Top Off-the-Beaten-Track Activities for Visitors
You’ve ridden the Peak Tram and the Star Ferry, hiked to the Big Buddha, enjoyed high-tea at the Peninsula and shopped to your heart’s content in Causeway Bay. What should you do next during your time in Hong Kong? Check out these off-the-beaten-track activities that Hongkongers love. Just don’t go telling everyone about it…
Drink French Wine On An Outlying Island
While tourists mostly flock to Lamma for the outlying island experience, Peng Chau – a tiny, laid-back isle just off Lantau, shouldn’t be overlooked. Believe it or not, the sleepy isle was once a booming industrial centre, but these days it’s a peaceful neighbourhood that makes for a great day out. Head to Les Copains d’Abord (Peng Chau Square, (852) 3483 0692), a French cafe in the main square not far from the ferry pier. There you’ll find a very decent collection of French wines, starting at just HK$40 per glass, plus delicious nibbles like cheese and charcuterie. Do call ahead to check opening hours.
Getting There: Take a ferry from Pier 6, Man Kwong Road, Central
Hit a Deserted Beach
The Southside of Hong Kong Island boasts plentiful beaches, but come summer time, they’re full to bursting with everyone and their grandma, maid, dog…you get the idea. Thank goodness for Turtle Cove Beach: located east of Stanley Beach just by Tai Tam, it is accessed through a pretty secluded entrance that requires a bit of a walk to get to. There are basic facilities like changing rooms, but there are no food vendors in sight, so be sure to bring some water and snacks with you!
Getting There: Take the no. 14 bus from Sai Wan Ho MTR station on the Island Line, to the stop just after Tai Tam Reservoir. Take the stairwell that leads down to the beach.
Jam With Hipsters
Central has no shortage of partying hotspots and watering holes, but if you’re looking for a alternative night out, check out Sense 99. Housed in a three-storey colonial pre-war structure, Sense 99 is an art exhibition/gig space that’s popular with a hipster crowd. There are instruments on the top floor that are often used for impromptu weekend jams. Grab a Tsingtao beer and people-watch while chilling out on the top floor terrace. Sense 99 operates as a members’ club for a HK$200 annual fee, but members can bring guests. Not looking to sign up? Make a friend!
99F Wellington Street, Central
Catch An Old School Hong Kong Movie
Committed to preserving Hong Kong’s film heritage, The Hong Kong Film Archive houses a huge archive of information and materials that is sure to impress everyone from hardcore film buffs to those with a passing interest of Hong Kong’s cinematic history. The HKFA is equipped with its very own cinema, which features regular screenings of Cantonese classics. You can catch the golden era of Hong Kong film right here. Who said Hong Kong was a cultural desert?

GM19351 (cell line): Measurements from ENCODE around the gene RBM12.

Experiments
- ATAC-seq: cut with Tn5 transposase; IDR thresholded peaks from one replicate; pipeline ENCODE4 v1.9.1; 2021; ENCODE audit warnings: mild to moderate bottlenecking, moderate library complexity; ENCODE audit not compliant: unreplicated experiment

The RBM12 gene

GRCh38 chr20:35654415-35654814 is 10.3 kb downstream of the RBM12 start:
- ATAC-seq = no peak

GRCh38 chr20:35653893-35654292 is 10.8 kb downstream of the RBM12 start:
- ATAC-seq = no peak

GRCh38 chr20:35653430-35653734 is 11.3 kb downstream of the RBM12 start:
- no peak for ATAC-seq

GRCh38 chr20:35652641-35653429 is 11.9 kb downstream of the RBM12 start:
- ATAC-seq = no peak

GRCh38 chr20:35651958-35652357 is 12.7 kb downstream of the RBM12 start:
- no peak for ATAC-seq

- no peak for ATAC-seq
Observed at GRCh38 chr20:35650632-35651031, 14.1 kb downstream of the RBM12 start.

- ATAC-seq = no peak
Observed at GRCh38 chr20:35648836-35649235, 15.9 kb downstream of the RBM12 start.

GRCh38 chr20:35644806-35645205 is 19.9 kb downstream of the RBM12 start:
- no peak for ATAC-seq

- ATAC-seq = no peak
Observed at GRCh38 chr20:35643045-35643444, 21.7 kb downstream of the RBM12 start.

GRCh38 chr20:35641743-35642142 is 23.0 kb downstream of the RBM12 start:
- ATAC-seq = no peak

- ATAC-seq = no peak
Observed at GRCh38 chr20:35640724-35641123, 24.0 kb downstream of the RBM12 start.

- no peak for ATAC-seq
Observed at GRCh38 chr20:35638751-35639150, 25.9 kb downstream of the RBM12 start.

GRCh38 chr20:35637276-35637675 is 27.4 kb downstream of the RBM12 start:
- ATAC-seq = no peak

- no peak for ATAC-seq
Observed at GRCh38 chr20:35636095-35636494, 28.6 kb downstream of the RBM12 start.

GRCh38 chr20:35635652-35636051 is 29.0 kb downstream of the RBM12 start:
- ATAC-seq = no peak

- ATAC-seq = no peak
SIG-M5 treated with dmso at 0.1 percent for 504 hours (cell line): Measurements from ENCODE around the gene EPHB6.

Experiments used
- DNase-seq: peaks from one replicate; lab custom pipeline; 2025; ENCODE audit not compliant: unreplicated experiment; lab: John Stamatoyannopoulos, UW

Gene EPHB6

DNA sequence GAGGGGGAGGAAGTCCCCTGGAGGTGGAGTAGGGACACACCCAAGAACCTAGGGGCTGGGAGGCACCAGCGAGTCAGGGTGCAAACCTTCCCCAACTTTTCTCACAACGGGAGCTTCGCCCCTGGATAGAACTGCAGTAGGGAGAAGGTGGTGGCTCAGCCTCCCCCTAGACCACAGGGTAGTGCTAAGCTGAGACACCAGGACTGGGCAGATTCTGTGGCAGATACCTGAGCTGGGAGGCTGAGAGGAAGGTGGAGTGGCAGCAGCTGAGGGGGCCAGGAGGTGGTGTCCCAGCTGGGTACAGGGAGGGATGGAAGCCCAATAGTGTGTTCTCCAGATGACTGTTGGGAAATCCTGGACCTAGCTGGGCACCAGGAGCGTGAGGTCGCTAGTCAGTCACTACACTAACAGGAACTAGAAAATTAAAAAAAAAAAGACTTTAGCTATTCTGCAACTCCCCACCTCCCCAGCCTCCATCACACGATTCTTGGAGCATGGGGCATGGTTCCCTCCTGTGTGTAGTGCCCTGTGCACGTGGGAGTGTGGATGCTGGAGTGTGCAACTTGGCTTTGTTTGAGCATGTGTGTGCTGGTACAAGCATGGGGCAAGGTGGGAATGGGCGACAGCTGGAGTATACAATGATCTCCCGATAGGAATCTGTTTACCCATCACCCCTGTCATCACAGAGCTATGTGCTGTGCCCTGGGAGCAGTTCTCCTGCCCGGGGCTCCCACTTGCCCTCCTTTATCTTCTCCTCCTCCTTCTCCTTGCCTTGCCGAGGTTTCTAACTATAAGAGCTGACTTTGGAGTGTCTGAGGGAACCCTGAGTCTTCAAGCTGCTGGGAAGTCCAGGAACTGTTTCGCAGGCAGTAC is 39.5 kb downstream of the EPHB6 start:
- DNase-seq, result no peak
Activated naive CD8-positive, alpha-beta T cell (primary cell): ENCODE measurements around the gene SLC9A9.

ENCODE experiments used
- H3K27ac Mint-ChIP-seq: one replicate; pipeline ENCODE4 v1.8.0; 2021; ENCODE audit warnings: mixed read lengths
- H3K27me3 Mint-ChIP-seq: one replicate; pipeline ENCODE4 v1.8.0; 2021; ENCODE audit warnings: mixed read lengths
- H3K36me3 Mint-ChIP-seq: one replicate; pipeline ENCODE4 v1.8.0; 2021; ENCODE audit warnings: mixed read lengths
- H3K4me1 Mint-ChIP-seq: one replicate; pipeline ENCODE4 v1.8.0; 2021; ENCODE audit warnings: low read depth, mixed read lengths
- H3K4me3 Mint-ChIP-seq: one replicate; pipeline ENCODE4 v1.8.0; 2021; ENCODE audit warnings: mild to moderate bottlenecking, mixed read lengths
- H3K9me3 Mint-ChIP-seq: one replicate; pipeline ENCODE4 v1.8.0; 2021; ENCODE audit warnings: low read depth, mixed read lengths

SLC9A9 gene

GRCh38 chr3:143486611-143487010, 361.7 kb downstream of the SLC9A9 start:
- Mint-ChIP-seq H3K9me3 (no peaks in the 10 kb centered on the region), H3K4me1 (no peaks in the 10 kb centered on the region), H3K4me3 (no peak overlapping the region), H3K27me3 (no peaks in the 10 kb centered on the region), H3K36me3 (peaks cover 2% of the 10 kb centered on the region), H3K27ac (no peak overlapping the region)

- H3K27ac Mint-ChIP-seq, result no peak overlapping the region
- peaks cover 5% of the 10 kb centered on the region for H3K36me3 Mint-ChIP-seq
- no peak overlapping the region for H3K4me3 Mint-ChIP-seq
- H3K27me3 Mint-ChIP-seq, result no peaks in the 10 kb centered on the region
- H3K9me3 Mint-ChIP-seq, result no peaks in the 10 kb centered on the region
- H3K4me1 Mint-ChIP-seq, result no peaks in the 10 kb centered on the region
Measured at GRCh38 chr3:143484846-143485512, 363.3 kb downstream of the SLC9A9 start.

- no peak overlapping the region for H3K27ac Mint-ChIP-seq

50 Lei King Road, Sai Wan Ho, (852) 2739 2139
Go Stand-up Paddle Boarding
If you’re a lover of watersports, make time for a visit to Sha Ha Beach in Sai Kung. While the area is home to a number of larger-sized beaches, Sha Ha is a much smaller one that caters to kayakers, windsurfers and of course, stand-up paddle boarding lovers. We recommend SUP because the waters are normally pretty calm and not overcrowded, making it an ideal beach to paddle away in your own speed. There are numerous watersports centres located right on Sha Ha offering equipment rental.
Getting There: Take the red minibus that goes directly to Sai Kung from Dundas Street, Mong Kok. It takes about 30 minutes without traffic. Be prepared for a bumpy ride – red minibus drivers are known for their take-no-prisoners approach on the wheel.
Marvel At the Medical Sciences
The medical sciences might not be high on your Hong Kong agenda – but this suggestion is worth checking out. The Hong Kong Museum of Medical Sciences, located on the Mid-Levels just by the hip PoHo neighbourhood, is housed in a beautiful Edwardian-style structure that’s particularly popular with couples doing wedding photos. As its name suggests, the museum offers information on the medical sciences, including Chinese and western approaches to medicine, as well as a captivating look at the the Bubonic Plague that ravished Hong Kong in 1894.
2 Caine Lane, Mid-Levels, (852) 2549-5123
Have Secret Dim Sum in the Mountains
You already know that dim sum is a must-do in Hong Kong. Take the dining experience to the next level at Duen Kee Tea House, a hidden dim sum restaurant nestled in Tai Mo Shan, the highest mountain in Hong Kong. A family-run business, it’s a no-frills kind of place that operates on a self-serve policy. Fresh, hot dim sum, roast meats and of course, teas are on offer. After your meal, servers count the number of plates on your table. While you might expect a bit of a brawl over delicious food at a self-serve place, Duen Kee has a chilled, pleasant vibe.
57-58 Chuen Lung Estate, Route Twisk, Tsuen Wan
Getting There: Take the no. 80 minibus from Chuen Lung Street, Tsuen Wan.
Andrea Lo is a freelance journalist and translator based in Hong Kong. After cutting her teeth in the industry as a staff writer at a lifestyle magazine, she embraced the freelance life in 2015 and hasn’t looked back. She spends her time exploring the best of Hong Kong’s dining and nightlife scene, trialling new fitness trends, and travelling to exotic locales – all in the name of “research”.